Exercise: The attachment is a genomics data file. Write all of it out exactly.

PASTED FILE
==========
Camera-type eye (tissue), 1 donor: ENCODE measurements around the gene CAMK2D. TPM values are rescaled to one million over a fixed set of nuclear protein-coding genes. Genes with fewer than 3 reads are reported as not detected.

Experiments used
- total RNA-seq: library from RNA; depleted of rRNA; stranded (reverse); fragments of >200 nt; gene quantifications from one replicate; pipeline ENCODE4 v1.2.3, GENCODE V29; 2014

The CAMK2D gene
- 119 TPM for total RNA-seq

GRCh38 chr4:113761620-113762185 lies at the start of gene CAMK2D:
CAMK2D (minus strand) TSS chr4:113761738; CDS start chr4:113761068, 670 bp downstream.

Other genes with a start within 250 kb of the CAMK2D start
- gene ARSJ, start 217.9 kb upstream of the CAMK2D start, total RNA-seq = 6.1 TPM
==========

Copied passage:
Camera-type eye (tissue), 1 donor: ENCODE measurements around the gene CAMK2D. TPM values are rescaled to one million over a fixed set of nuclear protein-coding genes. Genes with fewer than 3 reads are reported as not detected.

Experiments used
- total RNA-seq: library from RNA; depleted of rRNA; stranded (reverse); fragments of >200 nt; gene quantifications from one replicate; pipeline ENCODE4 v1.2.3, GENCODE V29; 2014

The CAMK2D gene
- 119 TPM for total RNA-seq

GRCh38 chr4:113761620-113762185 lies at the start of gene CAMK2D:
CAMK2D (minus strand) TSS chr4:113761738; CDS start chr4:113761068, 670 bp downstream.

Other genes with a start within 250 kb of the CAMK2D start
- gene ARSJ, start 217.9 kb upstream of the CAMK2D start, total RNA-seq = 6.1 TPM